The Rome Statute of the International Criminal Court includes “deportation or forcible transfer of population” as a crime against humanity “when committed as part of a widespread or systematic attack directed against any civilian population, with knowledge of the attack.” As the Chamber noted, deportation and forcible transfers are two separate crimes within the Rome Statute, with deportation clearly being linked in the elements of crimes to the destination of another state, in contrast to forcible transfer which is linked to another location within the same state. The Rome Statute further defines deportation or forcible transfer as “forced displacement of the persons concerned by expulsion or other coercive acts from the area in which they are lawfully present, without grounds permitted under international law.” Notably, there is no requirement that armed conflict needs to be present, nor, except with respect to the crime of persecution, that the crime requires a discriminatory motive. For it to be widespread requires it to be a large-scale action involving a substantial number of victims, while for it to be systematic requires a high degree of orchestration and planning.
The Chamber found that the Rome Statute specified at least one legal element of a crime must occur on the territory of a state party. It noted deportation had an inherently transboundary nature,” which means the conduct “related to this crime necessarily takes place on the territories of at least two States.” Although the acts complained of were initiated in Myanmar, the court accepted that they were potentially completed in Bangladesh when the victims crossed the border.
The decision took two further steps, however. First, in addition to the deportation, it found similar reasoning would apply to other crimes such as persecution as a crime against humanity if an element of part of the crime occurred in the territory of a signatory state. Therefore, the fact the Rohingya could not return to Myanmar could potentially also constitute an inhuman act as they had arbitrarily been deprived of the right to enter their own country. Second, it was made clear the Chamber’s determination was not just with respect to the Rohingya, but more widely that “acts of deportation initiated in a State, not Party to the Statute (through expulsion or other coercive acts) and completed in a State Party to the Statute (by virtue of victims crossing the border to a State) fall within the parameters of the Statute.”
What will be the effects?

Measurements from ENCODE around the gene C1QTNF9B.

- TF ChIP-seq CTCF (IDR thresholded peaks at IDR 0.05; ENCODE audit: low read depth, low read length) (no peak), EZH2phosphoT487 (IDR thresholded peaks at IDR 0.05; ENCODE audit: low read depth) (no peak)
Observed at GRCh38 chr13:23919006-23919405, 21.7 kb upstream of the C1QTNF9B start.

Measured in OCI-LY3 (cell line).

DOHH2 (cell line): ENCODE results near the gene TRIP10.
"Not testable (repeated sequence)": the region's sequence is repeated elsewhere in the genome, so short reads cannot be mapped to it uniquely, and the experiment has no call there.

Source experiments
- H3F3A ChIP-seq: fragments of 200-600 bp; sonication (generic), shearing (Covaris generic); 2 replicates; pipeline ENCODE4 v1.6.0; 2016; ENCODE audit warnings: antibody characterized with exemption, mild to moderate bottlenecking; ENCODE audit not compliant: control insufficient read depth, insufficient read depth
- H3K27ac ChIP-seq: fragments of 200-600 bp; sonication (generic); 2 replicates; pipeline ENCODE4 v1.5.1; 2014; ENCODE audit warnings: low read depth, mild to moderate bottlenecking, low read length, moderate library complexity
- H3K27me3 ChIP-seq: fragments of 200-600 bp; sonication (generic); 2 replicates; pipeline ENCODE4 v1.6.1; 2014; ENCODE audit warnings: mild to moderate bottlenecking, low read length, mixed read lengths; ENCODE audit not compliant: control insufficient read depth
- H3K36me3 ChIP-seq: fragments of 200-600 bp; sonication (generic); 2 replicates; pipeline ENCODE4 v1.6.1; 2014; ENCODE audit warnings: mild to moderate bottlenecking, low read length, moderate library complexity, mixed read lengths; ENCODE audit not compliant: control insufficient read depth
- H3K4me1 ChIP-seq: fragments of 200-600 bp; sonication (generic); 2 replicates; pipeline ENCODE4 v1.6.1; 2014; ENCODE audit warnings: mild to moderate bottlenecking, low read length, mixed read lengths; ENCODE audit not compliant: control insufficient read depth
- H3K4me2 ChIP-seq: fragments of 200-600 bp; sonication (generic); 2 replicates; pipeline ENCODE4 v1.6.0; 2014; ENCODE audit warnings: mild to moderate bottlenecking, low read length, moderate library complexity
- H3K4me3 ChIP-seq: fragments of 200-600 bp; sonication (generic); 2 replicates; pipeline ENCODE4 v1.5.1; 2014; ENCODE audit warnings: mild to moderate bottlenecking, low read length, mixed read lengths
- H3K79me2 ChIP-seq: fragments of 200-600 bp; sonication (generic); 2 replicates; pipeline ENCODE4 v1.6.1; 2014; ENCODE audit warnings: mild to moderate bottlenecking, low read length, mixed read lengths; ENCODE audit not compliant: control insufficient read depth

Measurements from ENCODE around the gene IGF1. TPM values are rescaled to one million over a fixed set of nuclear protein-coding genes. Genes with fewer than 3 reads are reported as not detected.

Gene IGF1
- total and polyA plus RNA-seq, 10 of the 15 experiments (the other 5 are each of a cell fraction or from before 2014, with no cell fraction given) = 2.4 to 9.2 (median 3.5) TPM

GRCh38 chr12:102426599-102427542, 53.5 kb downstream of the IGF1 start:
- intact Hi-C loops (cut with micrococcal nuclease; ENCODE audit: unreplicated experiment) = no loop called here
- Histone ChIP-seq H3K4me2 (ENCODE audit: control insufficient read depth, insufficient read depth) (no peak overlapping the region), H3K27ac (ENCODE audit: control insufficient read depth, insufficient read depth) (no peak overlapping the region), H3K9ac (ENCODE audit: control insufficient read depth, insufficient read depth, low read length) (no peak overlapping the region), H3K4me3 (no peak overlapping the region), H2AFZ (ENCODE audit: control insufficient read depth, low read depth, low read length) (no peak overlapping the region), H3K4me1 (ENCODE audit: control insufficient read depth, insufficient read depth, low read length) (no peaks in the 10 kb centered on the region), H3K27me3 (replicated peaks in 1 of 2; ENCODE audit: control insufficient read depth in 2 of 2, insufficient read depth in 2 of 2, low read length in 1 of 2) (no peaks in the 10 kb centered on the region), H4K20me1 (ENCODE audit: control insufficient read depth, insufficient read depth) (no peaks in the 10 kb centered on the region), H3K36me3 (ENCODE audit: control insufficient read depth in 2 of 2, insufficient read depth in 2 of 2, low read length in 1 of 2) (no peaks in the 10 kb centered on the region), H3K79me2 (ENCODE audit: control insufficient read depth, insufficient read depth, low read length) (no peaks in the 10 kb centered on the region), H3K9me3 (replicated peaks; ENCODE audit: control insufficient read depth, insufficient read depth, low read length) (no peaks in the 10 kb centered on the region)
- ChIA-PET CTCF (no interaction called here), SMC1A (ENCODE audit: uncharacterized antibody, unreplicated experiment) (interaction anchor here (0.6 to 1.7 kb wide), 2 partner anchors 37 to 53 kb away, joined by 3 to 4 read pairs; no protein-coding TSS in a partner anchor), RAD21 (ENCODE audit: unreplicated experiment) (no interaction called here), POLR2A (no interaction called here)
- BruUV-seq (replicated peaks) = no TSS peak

The nature of the decision means a range of other situations of forced deportations and related crimes could now be within the Court’s jurisdiction, providing one of the receiving states is a party to the Rome Statute. This question has already been raised around Syria, where Jordan has accepted hundreds of thousands of refugees and is a Rome Statute party. In effect, therefore, this decision may have created a fourth referral mechanism to the Court, by allowing neighbouring states which have received refugees who are victims of forced deportation to refer the situation in the state of origin to the Court.
This decision may well also have important effects on how forced deportation and transfers are viewed as international crimes, both clarifying how and when they should be charged and creating a clear deterrent effect.
The ICC’s jurisdiction decision, consequently, may well have long term international effects, even if it does not provide immediate accountability for the crimes committed against the Rohingya population. It helps to clarify both forced deportations and forcible transfers as crimes against humanity, which may lead to further charges and investigations of these crimes. It also in effect creates a new referral mechanism, whereby states who are signatories to the Rome Statute and who are receiving refugees who are being forcibly deported will be able to refer the situation in the state of origin to the Court for investigation.
Dr Victoria Colvin is a lecturer at the School of Law, University of Wollongong. She completed her doctorate at the TC Beirne School of Law, University of Queensland, in 2017. From 2001–2009, she was a prosecutor with the Criminal Justice Branch of the Attorney General of British Columbia, Canada.
Dr Phil Orchard is an associate professor of International Relations at the University of Wollongong and a senior research fellow at the Asia-Pacific Centre for the Responsibility to Protect.
This article is an extract from the Colvin and Orchard’s article in Volume 73, Issue 1 of the Australian Journal of International Affairs titled “The Rohingya Jurisdiction Decision: A Step Forward for Stopping Forced Deportations.” It is republished with permission.